Halstead described an incident that happened to him as a young man living in Miami when an officer there stopped him without cause and assaulted him “just because I had long hair and dark skin and was driving a fancy car,” which the officer saw as a sure sign he was a drug dealer.

That incident, he said, instilled in him the drive to create a police force where such things wouldn’t happen.

“I have zero tolerance for anyone being disrespected” by an officer on his police force, he said. “If you do that, you have violated your oath. Now the challenge for me is to build a police force that provides holistic service, 24-7. An officer can provide great service, even after an arrest has been made.”

This article appeared in the Dallas Voice print edition September 3, 2010.

—  Michael Stephens

Hate rears its head on the lake

Anti-gay vandalism is a reminder that hate can hide in even the most accepting communities

David Webb The Rare Reporter

It’s taken a while for the ugly specter of anti-gay hate crime to rise over Cedar Creek Lake, but it was probably inevitable.

With two gay bars and large numbers of gay and lesbian couples living together in full-time residences and weekend homes, the community has become highly visible over the past couple of decades. For the most part the straight community has always seemed tolerant, but it is a conservative religious area.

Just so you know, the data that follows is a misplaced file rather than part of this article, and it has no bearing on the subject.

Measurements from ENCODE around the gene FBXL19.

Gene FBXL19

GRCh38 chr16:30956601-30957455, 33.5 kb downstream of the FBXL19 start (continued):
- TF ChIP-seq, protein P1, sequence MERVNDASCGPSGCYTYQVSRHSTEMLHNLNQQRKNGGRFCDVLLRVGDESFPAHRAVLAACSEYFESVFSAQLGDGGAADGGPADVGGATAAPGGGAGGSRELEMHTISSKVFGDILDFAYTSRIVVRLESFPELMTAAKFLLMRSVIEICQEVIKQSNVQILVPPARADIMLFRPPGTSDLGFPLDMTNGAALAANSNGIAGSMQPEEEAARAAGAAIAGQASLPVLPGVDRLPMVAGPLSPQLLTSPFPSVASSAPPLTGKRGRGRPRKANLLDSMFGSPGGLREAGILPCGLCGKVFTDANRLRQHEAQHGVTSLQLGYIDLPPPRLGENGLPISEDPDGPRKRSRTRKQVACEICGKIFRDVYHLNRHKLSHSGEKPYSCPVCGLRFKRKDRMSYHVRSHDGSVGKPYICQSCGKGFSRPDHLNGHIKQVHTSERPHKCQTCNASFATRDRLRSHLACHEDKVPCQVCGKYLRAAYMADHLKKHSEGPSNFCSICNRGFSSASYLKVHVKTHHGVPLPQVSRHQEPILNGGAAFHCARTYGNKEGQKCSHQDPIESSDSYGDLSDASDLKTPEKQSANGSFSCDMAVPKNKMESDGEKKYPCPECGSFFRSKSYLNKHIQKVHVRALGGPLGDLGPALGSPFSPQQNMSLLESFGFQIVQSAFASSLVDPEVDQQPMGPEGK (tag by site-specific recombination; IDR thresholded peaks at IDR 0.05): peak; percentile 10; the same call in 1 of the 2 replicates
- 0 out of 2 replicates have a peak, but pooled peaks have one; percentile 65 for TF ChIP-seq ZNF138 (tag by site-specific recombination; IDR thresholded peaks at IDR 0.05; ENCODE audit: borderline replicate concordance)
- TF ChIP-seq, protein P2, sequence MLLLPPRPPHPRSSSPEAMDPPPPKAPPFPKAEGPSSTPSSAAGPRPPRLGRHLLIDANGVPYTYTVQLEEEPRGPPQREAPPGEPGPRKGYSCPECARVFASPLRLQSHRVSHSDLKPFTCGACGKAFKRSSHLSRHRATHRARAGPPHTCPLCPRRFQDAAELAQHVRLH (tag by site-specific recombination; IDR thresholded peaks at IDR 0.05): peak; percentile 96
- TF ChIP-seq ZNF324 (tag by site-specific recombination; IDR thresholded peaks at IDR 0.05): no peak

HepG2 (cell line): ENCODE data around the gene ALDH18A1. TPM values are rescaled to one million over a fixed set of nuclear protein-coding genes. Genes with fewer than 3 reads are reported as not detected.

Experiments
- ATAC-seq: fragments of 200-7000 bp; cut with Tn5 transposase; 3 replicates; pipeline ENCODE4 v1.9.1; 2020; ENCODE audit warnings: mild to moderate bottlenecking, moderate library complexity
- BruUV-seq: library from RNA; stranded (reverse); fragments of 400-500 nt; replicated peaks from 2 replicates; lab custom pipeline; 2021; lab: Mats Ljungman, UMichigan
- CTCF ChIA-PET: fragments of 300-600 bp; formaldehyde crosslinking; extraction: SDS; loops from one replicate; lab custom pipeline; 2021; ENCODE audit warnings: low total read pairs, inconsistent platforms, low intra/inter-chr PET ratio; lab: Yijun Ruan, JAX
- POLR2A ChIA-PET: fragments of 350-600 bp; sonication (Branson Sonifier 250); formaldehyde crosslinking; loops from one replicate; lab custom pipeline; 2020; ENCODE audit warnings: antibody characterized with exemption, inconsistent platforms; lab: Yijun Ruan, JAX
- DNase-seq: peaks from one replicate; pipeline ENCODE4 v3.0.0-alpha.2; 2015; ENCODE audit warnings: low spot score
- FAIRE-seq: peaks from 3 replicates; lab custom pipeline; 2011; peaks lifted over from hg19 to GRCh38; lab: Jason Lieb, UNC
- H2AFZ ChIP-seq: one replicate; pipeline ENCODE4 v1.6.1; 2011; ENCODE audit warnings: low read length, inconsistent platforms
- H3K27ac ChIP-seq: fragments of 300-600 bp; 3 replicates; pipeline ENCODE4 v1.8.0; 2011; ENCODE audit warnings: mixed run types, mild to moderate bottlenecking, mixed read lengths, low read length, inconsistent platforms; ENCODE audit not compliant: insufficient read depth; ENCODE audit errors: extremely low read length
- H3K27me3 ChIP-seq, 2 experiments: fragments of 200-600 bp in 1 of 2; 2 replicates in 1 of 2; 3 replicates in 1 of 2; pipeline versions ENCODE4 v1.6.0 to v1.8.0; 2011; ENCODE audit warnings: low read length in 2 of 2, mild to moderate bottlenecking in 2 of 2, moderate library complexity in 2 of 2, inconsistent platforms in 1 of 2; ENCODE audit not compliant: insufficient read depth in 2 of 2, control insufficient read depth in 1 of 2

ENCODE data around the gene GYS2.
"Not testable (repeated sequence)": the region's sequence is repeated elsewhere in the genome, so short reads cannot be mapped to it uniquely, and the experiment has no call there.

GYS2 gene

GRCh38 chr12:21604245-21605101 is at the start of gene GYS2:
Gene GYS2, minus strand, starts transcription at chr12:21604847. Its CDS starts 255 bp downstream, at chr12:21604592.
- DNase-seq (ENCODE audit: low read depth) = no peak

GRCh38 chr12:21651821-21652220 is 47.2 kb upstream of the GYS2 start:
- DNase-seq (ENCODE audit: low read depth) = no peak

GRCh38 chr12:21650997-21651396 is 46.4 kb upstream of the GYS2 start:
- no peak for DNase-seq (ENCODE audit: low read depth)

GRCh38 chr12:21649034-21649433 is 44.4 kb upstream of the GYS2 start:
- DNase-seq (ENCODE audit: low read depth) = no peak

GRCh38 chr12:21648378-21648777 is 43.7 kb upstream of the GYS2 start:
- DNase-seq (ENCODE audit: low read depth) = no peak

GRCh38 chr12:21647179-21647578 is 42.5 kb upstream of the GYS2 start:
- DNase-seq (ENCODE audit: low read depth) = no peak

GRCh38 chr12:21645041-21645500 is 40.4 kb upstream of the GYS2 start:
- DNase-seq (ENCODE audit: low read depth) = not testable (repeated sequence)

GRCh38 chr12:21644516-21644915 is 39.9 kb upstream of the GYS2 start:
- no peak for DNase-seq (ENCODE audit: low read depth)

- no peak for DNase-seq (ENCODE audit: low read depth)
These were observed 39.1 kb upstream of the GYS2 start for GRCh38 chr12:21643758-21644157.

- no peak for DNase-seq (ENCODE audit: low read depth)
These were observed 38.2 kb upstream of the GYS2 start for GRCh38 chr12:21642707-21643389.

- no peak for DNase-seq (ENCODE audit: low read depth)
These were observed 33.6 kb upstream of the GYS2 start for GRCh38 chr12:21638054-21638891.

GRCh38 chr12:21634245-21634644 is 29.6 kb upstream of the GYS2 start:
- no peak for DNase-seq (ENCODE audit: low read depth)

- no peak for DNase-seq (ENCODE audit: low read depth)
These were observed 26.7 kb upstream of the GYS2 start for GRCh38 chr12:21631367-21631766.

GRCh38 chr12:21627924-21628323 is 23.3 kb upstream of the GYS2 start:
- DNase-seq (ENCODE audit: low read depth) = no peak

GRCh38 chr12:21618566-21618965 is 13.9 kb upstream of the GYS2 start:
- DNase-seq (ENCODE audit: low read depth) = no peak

To the best of everyone’s recollection, no one on the lake had ever reported being harassed, threatened or beat up or having their property vandalized because they were gay —until June 20.

That’s when a gay male couple living in Payne Springs woke up to find extensive damage to their truck.

They found the windshield busted, all four tires slashed, parts ripped off the truck and anti-gay graffiti — including the words “Die Fag” — scrawled all over the truck. The damage was so bad that the vehicle will be unusable for several weeks, and the couple cannot really afford to rent a car in the meantime.

Initially, the couple posted a message on their Facebook page with pictures of the damage. But they later took it down and asked for privacy. They said they just wanted to move on and did not want to become a cause for the community to rally around.

It is likely the men are suffering from psychological trauma. Hate crime researchers point out that victims are often left terrified, fearing retribution and feeling vulnerable to more attacks if there is widespread attention drawn to them.